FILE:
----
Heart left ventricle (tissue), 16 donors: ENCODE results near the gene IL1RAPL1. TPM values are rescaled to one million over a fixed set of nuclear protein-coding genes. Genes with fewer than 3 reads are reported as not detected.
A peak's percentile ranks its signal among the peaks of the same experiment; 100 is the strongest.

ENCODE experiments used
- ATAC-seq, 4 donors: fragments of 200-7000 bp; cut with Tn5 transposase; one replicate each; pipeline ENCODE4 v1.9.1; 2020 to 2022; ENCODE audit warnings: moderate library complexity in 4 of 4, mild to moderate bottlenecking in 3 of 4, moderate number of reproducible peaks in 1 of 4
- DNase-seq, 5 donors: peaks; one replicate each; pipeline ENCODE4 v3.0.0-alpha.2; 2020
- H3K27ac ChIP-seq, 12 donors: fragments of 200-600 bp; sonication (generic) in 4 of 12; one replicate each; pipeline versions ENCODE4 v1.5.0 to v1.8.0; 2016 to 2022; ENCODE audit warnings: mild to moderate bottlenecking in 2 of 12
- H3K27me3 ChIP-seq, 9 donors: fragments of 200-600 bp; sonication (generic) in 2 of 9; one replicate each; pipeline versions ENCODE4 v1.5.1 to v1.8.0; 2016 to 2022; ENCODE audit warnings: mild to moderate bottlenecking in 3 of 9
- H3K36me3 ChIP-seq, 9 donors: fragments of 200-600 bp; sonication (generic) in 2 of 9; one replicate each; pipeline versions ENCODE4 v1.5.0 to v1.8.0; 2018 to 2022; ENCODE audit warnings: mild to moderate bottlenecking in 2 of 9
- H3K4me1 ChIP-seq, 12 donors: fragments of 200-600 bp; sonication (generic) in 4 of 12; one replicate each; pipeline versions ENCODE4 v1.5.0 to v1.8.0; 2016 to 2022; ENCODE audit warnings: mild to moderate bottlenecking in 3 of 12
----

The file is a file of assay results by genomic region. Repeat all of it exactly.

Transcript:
Heart left ventricle (tissue), 16 donors: ENCODE results near the gene IL1RAPL1. TPM values are rescaled to one million over a fixed set of nuclear protein-coding genes. Genes with fewer than 3 reads are reported as not detected.
A peak's percentile ranks its signal among the peaks of the same experiment; 100 is the strongest.

ENCODE experiments used
- ATAC-seq, 4 donors: fragments of 200-7000 bp; cut with Tn5 transposase; one replicate each; pipeline ENCODE4 v1.9.1; 2020 to 2022; ENCODE audit warnings: moderate library complexity in 4 of 4, mild to moderate bottlenecking in 3 of 4, moderate number of reproducible peaks in 1 of 4
- DNase-seq, 5 donors: peaks; one replicate each; pipeline ENCODE4 v3.0.0-alpha.2; 2020
- H3K27ac ChIP-seq, 12 donors: fragments of 200-600 bp; sonication (generic) in 4 of 12; one replicate each; pipeline versions ENCODE4 v1.5.0 to v1.8.0; 2016 to 2022; ENCODE audit warnings: mild to moderate bottlenecking in 2 of 12
- H3K27me3 ChIP-seq, 9 donors: fragments of 200-600 bp; sonication (generic) in 2 of 9; one replicate each; pipeline versions ENCODE4 v1.5.1 to v1.8.0; 2016 to 2022; ENCODE audit warnings: mild to moderate bottlenecking in 3 of 9
- H3K36me3 ChIP-seq, 9 donors: fragments of 200-600 bp; sonication (generic) in 2 of 9; one replicate each; pipeline versions ENCODE4 v1.5.0 to v1.8.0; 2018 to 2022; ENCODE audit warnings: mild to moderate bottlenecking in 2 of 9
- H3K4me1 ChIP-seq, 12 donors: fragments of 200-600 bp; sonication (generic) in 4 of 12; one replicate each; pipeline versions ENCODE4 v1.5.0 to v1.8.0; 2016 to 2022; ENCODE audit warnings: mild to moderate bottlenecking in 3 of 12